David and Monika Zisskind - Page 12

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          B.   Abatement of Interest Under Section 6404(e)                            
               Section 6404(e)(1) provides that the Secretary may abate the           
          assessment of interest that accrued as the result of any                    
          unreasonable error or delay by an officer or employee of the                
          Internal Revenue Service in performing a ministerial or                     
          managerial act.  However, section 6404(e)(1) also provides that             
          “an error or delay shall be taken into account only if no                   
          significant aspect of such error or delay can be attributed to              
          the taxpayer involved, and after the Internal Revenue Service has           
          contacted the taxpayer in writing with respect to such deficiency           
          or payment.”                                                                
               The Court may order abatement if the Secretary abuses his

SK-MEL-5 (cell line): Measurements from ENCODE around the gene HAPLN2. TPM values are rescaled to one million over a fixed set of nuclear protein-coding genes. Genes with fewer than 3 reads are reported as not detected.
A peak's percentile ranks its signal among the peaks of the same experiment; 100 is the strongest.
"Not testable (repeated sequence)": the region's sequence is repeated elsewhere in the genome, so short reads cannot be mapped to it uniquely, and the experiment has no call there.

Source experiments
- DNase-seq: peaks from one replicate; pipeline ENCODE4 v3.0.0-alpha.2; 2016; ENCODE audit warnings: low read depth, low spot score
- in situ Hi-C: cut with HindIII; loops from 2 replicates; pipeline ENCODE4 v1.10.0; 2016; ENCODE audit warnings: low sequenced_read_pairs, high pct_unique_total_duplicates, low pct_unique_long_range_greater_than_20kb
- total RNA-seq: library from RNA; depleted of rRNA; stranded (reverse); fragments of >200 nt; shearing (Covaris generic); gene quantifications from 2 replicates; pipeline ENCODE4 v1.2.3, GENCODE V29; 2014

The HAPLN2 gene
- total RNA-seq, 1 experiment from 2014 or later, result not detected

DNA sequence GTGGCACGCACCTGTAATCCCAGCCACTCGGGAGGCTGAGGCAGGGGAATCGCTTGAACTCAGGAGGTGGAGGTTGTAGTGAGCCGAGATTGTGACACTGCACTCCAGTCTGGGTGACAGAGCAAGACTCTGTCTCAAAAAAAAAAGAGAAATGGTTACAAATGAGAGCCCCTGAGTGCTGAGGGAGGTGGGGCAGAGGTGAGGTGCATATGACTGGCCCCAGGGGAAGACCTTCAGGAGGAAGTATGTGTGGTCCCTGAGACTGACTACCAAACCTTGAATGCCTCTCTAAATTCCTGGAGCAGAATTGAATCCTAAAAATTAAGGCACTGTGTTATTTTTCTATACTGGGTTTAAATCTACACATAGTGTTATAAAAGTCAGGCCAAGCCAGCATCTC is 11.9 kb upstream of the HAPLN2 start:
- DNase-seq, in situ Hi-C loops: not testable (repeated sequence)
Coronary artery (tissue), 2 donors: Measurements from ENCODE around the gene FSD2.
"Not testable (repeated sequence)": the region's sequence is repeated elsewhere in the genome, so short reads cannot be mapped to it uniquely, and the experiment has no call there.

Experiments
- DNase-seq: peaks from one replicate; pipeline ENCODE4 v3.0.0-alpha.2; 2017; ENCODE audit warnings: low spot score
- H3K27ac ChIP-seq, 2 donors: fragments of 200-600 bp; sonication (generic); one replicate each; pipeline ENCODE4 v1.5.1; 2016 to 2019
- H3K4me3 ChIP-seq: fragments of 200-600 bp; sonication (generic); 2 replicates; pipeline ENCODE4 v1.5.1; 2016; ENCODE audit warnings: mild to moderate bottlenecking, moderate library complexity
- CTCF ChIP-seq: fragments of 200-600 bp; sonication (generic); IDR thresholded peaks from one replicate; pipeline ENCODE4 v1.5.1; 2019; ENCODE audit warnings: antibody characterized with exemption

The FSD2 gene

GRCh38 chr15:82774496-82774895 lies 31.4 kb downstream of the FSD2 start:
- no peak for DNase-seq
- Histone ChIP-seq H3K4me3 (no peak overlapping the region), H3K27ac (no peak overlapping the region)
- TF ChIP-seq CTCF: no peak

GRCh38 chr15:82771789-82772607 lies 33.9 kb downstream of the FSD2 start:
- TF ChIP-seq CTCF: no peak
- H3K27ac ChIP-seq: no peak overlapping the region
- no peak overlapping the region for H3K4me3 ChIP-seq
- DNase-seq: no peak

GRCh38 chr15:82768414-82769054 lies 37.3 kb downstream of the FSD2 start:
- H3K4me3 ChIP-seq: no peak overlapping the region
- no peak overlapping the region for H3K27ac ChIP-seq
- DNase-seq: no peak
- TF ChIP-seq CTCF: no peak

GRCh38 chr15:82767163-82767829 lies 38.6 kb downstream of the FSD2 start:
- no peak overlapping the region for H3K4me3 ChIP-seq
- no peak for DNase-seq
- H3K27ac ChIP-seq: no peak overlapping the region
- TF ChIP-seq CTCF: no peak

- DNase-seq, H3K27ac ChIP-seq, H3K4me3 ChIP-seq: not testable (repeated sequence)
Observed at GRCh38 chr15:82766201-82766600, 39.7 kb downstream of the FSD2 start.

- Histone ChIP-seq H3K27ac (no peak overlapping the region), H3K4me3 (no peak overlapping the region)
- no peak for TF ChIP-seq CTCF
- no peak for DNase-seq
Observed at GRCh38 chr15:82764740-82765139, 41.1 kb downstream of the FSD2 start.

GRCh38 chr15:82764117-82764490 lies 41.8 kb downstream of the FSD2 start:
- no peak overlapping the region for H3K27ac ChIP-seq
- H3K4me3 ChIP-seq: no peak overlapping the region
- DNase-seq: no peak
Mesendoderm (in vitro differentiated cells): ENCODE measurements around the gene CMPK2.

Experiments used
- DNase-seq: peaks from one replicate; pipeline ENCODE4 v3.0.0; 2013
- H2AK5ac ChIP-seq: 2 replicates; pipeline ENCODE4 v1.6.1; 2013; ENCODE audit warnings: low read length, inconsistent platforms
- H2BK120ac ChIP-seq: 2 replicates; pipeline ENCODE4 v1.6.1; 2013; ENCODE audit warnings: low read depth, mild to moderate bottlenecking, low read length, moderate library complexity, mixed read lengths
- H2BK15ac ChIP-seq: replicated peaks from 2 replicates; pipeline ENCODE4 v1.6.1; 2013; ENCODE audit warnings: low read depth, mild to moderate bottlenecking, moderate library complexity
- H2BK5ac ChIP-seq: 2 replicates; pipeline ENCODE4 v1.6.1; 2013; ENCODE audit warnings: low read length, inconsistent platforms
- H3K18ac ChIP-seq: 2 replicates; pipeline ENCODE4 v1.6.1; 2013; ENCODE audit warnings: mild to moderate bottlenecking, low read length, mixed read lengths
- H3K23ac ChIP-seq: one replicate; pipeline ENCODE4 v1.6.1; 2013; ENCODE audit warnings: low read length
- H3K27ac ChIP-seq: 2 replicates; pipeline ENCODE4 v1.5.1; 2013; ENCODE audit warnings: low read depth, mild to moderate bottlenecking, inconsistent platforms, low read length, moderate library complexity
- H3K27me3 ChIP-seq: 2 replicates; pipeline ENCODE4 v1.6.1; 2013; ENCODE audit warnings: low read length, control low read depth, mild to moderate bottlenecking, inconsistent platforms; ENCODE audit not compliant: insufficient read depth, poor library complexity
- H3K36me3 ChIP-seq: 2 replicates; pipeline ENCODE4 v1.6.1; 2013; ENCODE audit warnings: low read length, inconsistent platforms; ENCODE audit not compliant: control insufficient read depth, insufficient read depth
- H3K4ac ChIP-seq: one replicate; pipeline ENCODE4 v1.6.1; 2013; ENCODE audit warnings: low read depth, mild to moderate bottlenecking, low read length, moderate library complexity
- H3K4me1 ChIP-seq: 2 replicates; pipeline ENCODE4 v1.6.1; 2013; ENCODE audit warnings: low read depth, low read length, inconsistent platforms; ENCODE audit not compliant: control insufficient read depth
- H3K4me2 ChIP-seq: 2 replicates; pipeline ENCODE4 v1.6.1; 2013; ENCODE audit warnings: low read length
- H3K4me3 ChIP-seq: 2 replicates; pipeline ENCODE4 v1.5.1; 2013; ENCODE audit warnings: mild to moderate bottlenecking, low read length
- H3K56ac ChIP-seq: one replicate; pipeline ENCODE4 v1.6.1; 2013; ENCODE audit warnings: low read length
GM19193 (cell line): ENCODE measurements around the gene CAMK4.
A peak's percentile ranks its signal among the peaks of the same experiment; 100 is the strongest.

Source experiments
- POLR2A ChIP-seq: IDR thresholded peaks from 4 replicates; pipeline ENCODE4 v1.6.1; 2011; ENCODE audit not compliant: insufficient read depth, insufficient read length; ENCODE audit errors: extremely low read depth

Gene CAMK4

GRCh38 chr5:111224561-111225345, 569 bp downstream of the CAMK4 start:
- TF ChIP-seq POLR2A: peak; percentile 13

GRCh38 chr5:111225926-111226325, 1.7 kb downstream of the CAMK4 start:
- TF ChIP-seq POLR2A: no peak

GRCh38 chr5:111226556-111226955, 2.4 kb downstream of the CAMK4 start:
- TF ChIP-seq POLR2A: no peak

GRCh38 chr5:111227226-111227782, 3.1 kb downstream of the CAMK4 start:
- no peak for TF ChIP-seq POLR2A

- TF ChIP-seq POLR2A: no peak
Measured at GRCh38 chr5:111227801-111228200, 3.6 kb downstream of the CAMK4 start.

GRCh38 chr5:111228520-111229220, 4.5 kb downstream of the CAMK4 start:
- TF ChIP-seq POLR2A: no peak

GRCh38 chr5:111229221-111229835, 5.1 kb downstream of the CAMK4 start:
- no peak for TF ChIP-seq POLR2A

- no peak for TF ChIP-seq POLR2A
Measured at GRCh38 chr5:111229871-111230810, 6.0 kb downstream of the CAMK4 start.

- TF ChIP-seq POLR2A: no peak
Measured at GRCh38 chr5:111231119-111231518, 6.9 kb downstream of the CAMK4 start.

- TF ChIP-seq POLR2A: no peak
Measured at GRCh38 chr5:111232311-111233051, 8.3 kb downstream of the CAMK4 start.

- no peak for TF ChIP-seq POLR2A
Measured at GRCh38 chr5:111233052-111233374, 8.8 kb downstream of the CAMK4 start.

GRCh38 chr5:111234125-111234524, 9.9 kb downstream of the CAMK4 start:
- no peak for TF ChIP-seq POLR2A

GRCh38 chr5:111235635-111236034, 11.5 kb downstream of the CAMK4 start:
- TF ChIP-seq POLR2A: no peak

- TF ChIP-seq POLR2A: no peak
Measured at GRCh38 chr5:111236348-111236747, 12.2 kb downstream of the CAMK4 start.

discretion by failing to abate interest.  Sec. 6404(h)(1).  In              
          order to prevail, a taxpayer must prove the Commissioner                    
          exercised his discretion arbitrarily, capriciously, or without              
          sound basis in fact or law.  Woodral v. Commissioner, 112 T.C.              
          19, 23 (1999); Nelson v. Commissioner, T.C. Memo. 2004-34.                  
               Petitioners argue that respondent abused his discretion by             
          failing to abate interest that accrued “due to the Respondent’s             
          unnecessary delay in resolving the present matter”.  Petitioners            
          assert respondent delayed in returning to them the offer-in-                
          compromise forms submitted on November 27, 2002, and failed to              
          meet with petitioners despite several requests to do so.                    

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